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Parents of kids with disabilities deal with a chronic grief that never goes away. In the beginning, it is an intense grief similar to the stages following the death of a loved one, denial, anger, bargaining, depression, and eventually acceptance. We are grieving the loss of the “normal” child that might have been. But the child is still with us, so the cycle of grief never ends. Transitions in the child’s life often get the grieving cycle started again. For example, when the child starts school, has a birthday, goes to their first dance, a graduation; or worse, the child may miss out on these typical transitions.

Thankfully, the intensity of these emotions tend to fade over time and we eventually learn to cope. But the grief is always there and sometimes you just never know when it will raise it’s ugly head. Sometimes the grief can hit you when you least expect it. My life is good, my family and I are healthy and happy. I’m able to care for my boys, I’m coping well and I’m content and happy. Some people wonder how I manage to stay so positive with three children who all have special needs. For the most part I’m it that acceptance stage; after all, I’ve had 15 years to work on these issues.

Some parents of children with disabilities describe life as a roller coaster ride. Others say it’s more like bumper cars, you never know when something will sneak up on you from behind and hit you like a ton of bricks. I did feel like I was on a roller coaster when the boys were young. Things moved so fast, too fast. I could barely catch my breath. I had no control over the direction my life was heading and no way to get off the ride. But now, I think the bumper car analogy is better. You merrily drive along, minding your own business, when apparently out of nowhere, something hits you from behind. That is what happened to me today.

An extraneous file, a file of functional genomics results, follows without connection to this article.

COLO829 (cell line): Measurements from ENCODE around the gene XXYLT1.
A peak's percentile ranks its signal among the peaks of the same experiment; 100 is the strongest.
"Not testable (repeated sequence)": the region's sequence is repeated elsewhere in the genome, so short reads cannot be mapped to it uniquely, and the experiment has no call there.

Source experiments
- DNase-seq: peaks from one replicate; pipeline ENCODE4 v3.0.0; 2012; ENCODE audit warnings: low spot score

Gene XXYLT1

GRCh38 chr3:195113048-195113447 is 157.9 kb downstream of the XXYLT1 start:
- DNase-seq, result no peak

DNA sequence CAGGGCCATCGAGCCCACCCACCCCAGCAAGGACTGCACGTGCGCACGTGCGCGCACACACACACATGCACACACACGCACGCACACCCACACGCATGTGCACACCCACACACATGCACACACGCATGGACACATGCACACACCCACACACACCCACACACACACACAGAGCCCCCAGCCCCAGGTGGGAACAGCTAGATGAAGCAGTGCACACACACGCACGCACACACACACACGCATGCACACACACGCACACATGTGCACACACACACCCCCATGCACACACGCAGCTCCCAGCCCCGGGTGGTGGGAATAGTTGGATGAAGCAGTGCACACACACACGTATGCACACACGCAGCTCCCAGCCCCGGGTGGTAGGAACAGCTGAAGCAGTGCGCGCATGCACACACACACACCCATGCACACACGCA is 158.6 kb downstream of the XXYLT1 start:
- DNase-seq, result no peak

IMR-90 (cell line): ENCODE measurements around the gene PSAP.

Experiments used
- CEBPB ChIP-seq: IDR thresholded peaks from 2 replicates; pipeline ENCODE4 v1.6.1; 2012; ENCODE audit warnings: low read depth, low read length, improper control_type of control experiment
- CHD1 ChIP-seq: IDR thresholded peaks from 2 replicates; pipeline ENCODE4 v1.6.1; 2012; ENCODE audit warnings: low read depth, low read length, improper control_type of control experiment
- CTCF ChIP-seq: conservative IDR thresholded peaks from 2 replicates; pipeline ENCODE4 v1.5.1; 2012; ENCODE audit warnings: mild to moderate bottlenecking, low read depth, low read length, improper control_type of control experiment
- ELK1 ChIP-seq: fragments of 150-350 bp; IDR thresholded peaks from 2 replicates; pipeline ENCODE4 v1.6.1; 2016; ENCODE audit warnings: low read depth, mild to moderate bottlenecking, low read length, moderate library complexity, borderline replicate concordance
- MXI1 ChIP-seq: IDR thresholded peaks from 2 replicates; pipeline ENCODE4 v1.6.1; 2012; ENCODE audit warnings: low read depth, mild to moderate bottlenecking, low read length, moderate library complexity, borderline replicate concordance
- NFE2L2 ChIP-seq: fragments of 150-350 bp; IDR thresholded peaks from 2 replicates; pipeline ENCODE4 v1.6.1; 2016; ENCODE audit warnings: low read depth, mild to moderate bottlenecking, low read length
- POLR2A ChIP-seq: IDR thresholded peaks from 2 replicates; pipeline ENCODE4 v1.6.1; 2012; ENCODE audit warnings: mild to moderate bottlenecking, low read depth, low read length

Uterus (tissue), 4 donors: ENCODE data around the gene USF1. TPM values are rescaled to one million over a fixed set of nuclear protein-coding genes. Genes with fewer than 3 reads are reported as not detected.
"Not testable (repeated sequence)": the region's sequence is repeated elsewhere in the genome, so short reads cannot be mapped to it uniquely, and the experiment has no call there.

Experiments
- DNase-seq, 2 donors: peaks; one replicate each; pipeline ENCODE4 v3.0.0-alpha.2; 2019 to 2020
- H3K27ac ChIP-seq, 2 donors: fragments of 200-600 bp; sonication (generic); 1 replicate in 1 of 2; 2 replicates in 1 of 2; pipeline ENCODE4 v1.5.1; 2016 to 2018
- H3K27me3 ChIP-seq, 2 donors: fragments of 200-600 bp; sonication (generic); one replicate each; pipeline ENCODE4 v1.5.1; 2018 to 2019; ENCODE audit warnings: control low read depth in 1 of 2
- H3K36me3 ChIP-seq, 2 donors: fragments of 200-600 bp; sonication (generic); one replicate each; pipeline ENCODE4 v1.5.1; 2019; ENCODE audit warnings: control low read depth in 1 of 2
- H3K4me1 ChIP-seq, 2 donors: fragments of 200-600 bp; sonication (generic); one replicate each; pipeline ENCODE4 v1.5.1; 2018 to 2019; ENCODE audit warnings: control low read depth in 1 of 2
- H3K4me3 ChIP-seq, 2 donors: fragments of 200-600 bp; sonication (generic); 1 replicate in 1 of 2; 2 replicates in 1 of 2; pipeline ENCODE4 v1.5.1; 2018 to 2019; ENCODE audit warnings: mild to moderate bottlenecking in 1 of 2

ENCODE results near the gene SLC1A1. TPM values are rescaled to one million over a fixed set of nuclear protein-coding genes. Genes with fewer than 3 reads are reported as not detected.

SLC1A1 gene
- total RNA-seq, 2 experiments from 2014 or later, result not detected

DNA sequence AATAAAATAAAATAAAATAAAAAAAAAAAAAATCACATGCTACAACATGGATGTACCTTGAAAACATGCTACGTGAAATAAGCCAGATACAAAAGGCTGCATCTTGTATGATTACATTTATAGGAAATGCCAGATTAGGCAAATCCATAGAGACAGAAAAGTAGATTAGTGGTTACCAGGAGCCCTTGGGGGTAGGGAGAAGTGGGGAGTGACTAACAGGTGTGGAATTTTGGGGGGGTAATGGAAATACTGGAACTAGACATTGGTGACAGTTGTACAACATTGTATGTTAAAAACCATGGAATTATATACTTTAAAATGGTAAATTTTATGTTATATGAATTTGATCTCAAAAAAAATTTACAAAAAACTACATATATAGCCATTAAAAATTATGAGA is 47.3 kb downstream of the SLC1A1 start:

I was checking my morning email and I got a notice from JibJab that the new “Elf Yourself” script was out. If you’ve never heard of Elf Yourself, it’s a popular seasonal ad from OfficeMax where you can turn your family and friends into elves by sticking heads on elf bodies. It’s just silly Internet fun that I find hard to resist. This year you can make Disco Elves, and being a 70’s girl, I decided to have Rich dancing with the twins. I happily spent too much time choosing photos, cropping and fitting heads into the elf costumes. It wasn’t until I played my finished project that I got hit from behind. The overwhelming sadness of seeing Eric dancing around and looking exactly like is twin brother just made my heart sink. The boys were dancing around with their dad, just like it should have been…

So, the grieving cycle starts again. You don’t necessarily go through every stage and the emotions are in no particular order. I’m not in denial and there is no one to bargain with, so right now, I’m somewhere between anger and depression. But don’t worry; I’ll work back toward acceptance. I’m a veteran and I know this hit won’t keep me down for long!

Oh, and Happy Holidays!